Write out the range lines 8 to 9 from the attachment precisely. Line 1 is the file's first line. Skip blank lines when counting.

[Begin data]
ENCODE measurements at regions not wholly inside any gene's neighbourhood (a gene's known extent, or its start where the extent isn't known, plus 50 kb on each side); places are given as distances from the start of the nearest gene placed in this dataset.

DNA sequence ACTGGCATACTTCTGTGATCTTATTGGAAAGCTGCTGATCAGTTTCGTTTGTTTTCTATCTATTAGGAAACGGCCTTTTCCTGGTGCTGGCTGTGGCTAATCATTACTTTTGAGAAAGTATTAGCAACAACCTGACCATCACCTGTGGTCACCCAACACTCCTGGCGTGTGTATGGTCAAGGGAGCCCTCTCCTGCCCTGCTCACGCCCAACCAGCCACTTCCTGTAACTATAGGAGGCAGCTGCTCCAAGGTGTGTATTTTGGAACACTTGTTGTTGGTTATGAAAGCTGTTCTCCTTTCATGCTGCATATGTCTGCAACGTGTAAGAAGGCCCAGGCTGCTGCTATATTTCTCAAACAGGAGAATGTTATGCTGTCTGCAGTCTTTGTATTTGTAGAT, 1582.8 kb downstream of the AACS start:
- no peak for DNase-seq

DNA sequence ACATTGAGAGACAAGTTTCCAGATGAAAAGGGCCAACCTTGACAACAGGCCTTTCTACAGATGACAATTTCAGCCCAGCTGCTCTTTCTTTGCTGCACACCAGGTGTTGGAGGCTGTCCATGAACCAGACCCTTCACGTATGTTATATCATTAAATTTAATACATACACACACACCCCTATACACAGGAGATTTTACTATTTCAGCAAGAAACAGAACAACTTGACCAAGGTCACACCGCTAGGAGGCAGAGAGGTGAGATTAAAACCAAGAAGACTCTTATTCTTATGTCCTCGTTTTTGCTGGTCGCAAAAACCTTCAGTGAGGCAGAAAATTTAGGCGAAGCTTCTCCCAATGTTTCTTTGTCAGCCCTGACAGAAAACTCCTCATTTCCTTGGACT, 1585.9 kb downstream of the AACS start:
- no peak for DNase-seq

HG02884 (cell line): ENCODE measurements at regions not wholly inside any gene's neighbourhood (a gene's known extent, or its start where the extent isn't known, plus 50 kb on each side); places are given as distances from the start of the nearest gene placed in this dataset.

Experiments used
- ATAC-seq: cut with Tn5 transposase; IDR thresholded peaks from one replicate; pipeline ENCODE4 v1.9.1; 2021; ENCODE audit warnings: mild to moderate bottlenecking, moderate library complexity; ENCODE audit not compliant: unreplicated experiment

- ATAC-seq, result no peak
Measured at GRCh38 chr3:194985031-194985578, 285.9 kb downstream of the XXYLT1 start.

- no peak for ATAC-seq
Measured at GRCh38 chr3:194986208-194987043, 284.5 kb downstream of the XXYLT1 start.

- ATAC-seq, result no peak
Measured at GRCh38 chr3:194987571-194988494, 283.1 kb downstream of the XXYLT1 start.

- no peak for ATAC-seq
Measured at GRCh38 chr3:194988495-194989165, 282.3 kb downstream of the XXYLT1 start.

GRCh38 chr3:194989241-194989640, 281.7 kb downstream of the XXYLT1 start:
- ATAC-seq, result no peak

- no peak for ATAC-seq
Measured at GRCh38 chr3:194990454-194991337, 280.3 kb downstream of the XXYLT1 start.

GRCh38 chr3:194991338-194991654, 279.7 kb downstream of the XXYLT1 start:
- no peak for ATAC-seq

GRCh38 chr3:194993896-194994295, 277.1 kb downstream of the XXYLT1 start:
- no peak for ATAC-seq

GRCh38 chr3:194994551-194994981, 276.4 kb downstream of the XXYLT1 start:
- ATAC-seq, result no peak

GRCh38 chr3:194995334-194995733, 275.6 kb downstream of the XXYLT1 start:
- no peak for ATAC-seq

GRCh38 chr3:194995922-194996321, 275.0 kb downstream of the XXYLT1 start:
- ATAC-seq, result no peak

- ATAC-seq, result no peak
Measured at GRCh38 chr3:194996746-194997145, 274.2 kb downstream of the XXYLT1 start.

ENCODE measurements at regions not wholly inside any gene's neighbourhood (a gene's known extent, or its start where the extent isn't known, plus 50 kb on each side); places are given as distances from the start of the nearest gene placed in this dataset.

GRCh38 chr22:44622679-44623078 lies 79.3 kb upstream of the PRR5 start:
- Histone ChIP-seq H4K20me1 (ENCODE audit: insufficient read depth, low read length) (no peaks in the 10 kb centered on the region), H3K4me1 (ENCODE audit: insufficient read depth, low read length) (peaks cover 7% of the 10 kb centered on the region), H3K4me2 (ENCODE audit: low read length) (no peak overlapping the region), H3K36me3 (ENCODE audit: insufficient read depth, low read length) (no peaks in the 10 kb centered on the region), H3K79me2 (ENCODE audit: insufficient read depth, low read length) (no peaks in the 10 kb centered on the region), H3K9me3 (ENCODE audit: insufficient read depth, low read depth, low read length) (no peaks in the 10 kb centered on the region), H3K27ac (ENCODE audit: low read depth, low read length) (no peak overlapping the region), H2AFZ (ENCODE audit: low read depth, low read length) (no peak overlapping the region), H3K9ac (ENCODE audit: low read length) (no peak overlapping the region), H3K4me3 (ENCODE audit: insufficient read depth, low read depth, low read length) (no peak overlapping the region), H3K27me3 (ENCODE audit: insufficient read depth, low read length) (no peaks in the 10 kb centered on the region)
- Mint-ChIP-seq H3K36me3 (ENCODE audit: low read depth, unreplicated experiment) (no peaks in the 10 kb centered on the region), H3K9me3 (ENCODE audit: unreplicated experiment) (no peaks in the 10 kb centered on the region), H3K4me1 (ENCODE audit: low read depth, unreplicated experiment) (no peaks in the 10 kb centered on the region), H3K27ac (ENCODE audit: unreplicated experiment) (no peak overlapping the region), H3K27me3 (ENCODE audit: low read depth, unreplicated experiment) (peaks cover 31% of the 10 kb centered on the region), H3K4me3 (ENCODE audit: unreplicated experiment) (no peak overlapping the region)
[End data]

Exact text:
- ATAC-seq: cut with Tn5 transposase; IDR thresholded peaks from one replicate; pipeline ENCODE4 v1.9.1; 2021; ENCODE audit warnings: mild to moderate bottlenecking, moderate library complexity; ENCODE audit not compliant: unreplicated experiment

- ATAC-seq, result no peak